This image lays out the location of the vocal cords in the body:

    Vocal cords

    Location of the vocal folds, also known as vocal cords, in the body.

     

    In the above video, Miriam van Mersbergen, Ph.D., Assistant Professor at Northern Illinois University and a professionally trained singer, speaks with John Consalvi, MA, CEO of Lingua Health about the Vocal Cords.  Miriam shares a video of her Vocal Cords in action with John and discusses how the structures and movement of the cords affect the pitch and quality of the voice.

    At the Music Junction, we think it’s important to be transparent with students about what we are doing in their voice lessons.  We want voice students to understand the whole picture of how their voice works, and how it can be enhanced.  We explain not just the how, but the why, of the vocal exercises we recommend.  The Music Junction focus is on laying down a strong, thorough, vocal foundation with students, making sure they can access all the different abilities of the human voice.  As a voice student becomes more advanced, they can start to choose which sounds, resonances, and textures they want to combine to make their unique sound.  With our help developing a wide range of vocal possibilities, the student has a large palate to choose from.  Understanding what vocal folds are and how they work is one integral part of having a comprehensive understanding of your voice.

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    Try Out “StarMaker” – a fun Karaoke App from The Voice!

    Traditionally, we’ve gone out to our local Karaoke Night to do some singing with a group of friends, but lately, those with a Karaoke itch have been turning to their smart phones.  That’s why The Voice created StarMaker, a karaoke app for android and iphones, says its users have logged 2 billion minutes of singing time since launching in 2010 – around 23,000 hours per day – and has nearly half a million likes on Facebook.  You can choose to submit a recording from the app to The Voice for consideration to be a contestant on the show.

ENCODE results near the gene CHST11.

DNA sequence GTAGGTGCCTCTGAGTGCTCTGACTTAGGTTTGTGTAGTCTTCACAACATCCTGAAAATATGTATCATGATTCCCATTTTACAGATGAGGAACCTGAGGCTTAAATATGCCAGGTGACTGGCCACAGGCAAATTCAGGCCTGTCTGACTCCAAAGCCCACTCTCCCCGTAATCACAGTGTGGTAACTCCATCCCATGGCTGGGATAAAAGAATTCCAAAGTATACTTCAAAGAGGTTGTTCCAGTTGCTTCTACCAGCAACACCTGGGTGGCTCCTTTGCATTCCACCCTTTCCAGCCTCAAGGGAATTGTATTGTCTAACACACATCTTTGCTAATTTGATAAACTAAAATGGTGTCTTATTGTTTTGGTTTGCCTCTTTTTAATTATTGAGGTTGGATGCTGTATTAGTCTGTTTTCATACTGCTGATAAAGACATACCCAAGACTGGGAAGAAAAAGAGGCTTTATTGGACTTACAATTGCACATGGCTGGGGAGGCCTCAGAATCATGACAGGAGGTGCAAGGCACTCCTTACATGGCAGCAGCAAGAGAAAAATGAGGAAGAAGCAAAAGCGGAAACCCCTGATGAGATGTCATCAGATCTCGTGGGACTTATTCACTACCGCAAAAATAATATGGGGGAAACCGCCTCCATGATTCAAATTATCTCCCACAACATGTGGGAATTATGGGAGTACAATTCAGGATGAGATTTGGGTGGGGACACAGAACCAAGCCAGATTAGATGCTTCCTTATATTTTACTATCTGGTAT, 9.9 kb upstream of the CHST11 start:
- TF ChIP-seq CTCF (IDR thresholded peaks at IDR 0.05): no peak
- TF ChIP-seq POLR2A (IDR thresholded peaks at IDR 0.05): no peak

According to The Voice, StarMaker has “all the stuff that lets you create high quality recordings…StarMaker is your license to sing again, to practice a song until you nail it, to learn how fun it is to sing a great song. We’ve added studio-quality voice effects to help you sound better, and you can share your recording anonymously to the StarMaker community to see what people think”

    One thing that is great about this app is that StarMaker actually shows you how long or short your notes are, and if you are moving higher or lower with each note, in a way that borrows from reading music notes on the staff.  It’s nice to have a visual guide to a song – even when you’ve heard a song on the radio a million times, it’s still hard to remember every little nuance in the piece when you’re singing it on your own.  Another fun feature is “auto tune,” which corrects pitch for out of tune notes.  The corrections end up sounding a little computerized – think Cher in her song “Believe,” – but it does the trick.

    Karaoke apps are a great way for a singer taking voice lessons to try out their new vocal skills and have fun doing it.  In StarMaker, you have the opportunity to listen back to your recording after you’re done singing.  This is a perfect opportunity to check in on how you sound and make an analysis of vocal aspects you’d like to improve.  Then, try singing through again and see if you can make those improvements!  Or, take those concerns in to your voice teacher to get personalized instruction.  Your voice teacher will be your personal guide, and StarMaker can be your workshop!  If you love how you are sounding, submit to The Voice and see if they feel the same way.

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    Watch Jimmy Fallon, Idina Menzel and The Roots Sing “Let It Go” with Classroom Instruments